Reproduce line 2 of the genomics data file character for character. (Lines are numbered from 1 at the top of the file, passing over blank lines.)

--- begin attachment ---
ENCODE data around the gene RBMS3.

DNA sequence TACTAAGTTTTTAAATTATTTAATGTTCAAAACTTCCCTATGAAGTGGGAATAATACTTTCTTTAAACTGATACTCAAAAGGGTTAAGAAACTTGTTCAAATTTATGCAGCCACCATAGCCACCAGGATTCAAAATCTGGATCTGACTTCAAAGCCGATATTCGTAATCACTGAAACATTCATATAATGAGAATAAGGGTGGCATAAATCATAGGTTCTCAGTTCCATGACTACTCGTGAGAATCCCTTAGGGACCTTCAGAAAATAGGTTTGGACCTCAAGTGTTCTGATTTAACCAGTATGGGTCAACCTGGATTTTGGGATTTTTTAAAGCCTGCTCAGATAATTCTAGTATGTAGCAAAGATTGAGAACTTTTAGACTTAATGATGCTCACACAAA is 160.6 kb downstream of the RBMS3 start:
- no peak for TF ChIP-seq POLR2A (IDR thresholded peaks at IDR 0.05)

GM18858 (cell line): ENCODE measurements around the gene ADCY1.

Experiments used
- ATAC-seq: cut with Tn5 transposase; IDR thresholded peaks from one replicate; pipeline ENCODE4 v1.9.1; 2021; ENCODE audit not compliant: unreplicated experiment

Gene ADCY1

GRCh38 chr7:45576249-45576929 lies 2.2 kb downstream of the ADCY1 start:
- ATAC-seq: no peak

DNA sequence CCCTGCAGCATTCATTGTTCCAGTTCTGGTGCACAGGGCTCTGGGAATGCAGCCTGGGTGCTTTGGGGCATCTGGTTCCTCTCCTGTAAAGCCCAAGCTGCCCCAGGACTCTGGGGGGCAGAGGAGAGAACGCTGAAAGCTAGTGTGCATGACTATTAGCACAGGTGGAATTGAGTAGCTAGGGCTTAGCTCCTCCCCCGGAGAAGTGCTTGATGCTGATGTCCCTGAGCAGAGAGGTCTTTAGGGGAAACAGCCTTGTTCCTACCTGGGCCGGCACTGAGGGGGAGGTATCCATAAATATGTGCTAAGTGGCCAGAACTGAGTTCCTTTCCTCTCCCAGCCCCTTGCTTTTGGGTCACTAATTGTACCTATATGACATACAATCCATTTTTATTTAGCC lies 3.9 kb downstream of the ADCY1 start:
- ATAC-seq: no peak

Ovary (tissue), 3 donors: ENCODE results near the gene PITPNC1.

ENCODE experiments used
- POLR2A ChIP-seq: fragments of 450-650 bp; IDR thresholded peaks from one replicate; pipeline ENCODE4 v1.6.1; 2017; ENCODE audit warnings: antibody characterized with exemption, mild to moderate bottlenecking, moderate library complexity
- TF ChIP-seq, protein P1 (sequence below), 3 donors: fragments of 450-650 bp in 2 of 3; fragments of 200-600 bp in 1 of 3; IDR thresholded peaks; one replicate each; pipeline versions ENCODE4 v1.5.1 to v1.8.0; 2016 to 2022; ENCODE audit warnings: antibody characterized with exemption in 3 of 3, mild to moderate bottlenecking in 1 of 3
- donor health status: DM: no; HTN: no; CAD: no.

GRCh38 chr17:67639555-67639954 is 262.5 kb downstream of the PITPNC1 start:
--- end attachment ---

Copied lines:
DNA sequence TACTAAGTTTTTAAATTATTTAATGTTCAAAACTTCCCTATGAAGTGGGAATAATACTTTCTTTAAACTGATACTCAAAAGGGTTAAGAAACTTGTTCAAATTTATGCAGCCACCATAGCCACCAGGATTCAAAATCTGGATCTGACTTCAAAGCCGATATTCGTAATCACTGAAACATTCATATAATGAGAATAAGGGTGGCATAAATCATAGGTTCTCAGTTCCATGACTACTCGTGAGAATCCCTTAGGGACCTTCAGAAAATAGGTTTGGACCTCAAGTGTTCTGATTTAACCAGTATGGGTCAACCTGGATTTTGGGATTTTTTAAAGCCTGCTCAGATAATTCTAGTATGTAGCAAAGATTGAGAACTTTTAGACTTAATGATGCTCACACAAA is 160.6 kb downstream of the RBMS3 start: